Defeating Depression



“The Lord is merciful and gracious,
slow to anger, and
abounding in steadfast love.”
Psalm 103:8


Are you depressed? Do you know someone experiencing depression?

Actually, depression is far more common than most people realize. Up to one in five people have clinical depression at least once in their lives. Those suffering from depression often do not recognize it—they may dismiss their decreased mood and energy as simply the way life is.

As best I can tell, I suffered from a mild chronic depression (dysthymia) beginning about age eight—but depression was not diagnosed until I was 38. Ironically, supervisors and colleagues did not recognize my symptoms even though I was counseling patients as a Chaplain Intern at a psychiatric hospital.

A depressed person often needs a friend or family member to spot the symptoms and suggest talking with their doctor. “Couch potatoes” often have chronic depression—but instead of treatment they may receive ridicule. Many alcoholics and drug and food addicts suffer from depression, using self-defeating substances to medicate their pain. Others experience acute depression when stress increases, as with the death of a family member or loss of a job.

Depression results in lack of energy as well as sadness. Other symptoms may include weight gain or loss, trouble sleeping, irritability or restlessness, a chronic sense of shame, unrelieved guilt, persistent negative thoughts and difficulty concentrating or making decisions.

Take a moment and consider: Who do you know who may be depressed? By sharing your concern with them or their family members, you may plant a seed that—sooner or later—brings a significant improvement in their health.

Many people resist treatment. They may not like being treated for a “mental illness.” Depression is actually a physical ailment that affects (as with many physical ailments) a person’s mental agility. Though intelligence is usually unaffected, the brain chemistry of a depressed person functions differently than that of a person without depression.

Several treatment options aid in recovery. Exercise is essential. Studies demonstrate that a reasonably active exercise routine can be as effective as antidepressant medication. Nutrition that avoids or limits the highs and lows from sugar and caffeine is important. Cognitive therapy assists a person to combat the negative thoughts that contribute to the downward spiral of depression. Group therapy can connect with others experiencing similar difficulties, while individual counseling with a clinically-trained therapist can be a godsend.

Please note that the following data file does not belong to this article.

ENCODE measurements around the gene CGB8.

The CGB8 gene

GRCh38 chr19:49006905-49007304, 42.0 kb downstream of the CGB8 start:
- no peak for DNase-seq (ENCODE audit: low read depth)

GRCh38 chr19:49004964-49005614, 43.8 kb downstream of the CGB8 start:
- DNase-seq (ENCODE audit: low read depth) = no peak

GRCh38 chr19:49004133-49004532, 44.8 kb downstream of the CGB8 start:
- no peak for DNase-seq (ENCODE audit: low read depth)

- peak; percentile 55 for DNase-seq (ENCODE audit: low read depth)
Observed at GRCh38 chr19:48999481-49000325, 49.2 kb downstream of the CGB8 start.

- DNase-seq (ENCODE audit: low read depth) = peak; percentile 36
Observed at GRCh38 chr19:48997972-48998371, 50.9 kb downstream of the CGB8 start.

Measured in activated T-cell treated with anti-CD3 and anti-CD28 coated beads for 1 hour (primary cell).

For eight years, I have been free of depression with no need for medication. However, symptoms returned in recent weeks due to acute stress. So I have enrolled myself in “boot camp”: I have structured time for morning meditation and my favorite exercise—fast walks in Roger Williams Park. I hold myself accountable for the use of my work time with a friend. I also meet monthly with a counselor to get coaching on how to improve nutrition, use my time well and pursue my career interests.

Some people are reluctant to take medication. I am not. I discovered years ago that Paxil is excellent for improving my mood and energy so, with the onset of symptoms, I am taking Paxil once again. I will continue until my lifestyle is healthier and I no longer need it.

Some who suffer from severe depression may need treatment the rest of their lives. It can take time to find the most effective medication (I previously received some help from Prozac, Zoloft and Wellbutrin, but not enough to maintain these meds). The benefits of the right medication can be tremendous. I have seen miraculous turnarounds in people suffering from depression—including myself.

Finally, depression affects the spirit as well as the mind and body. When depressed, we need to be kind to ourselves, forgive ourselves when we lapse into malaise, and encourage ourselves with thoughts of what we can accomplish as we take one step at a time. If God empowers us through grace, who are we to disagree with God’s abundant and steadfast love?

©2008 Harry Rix. All rights reserved.

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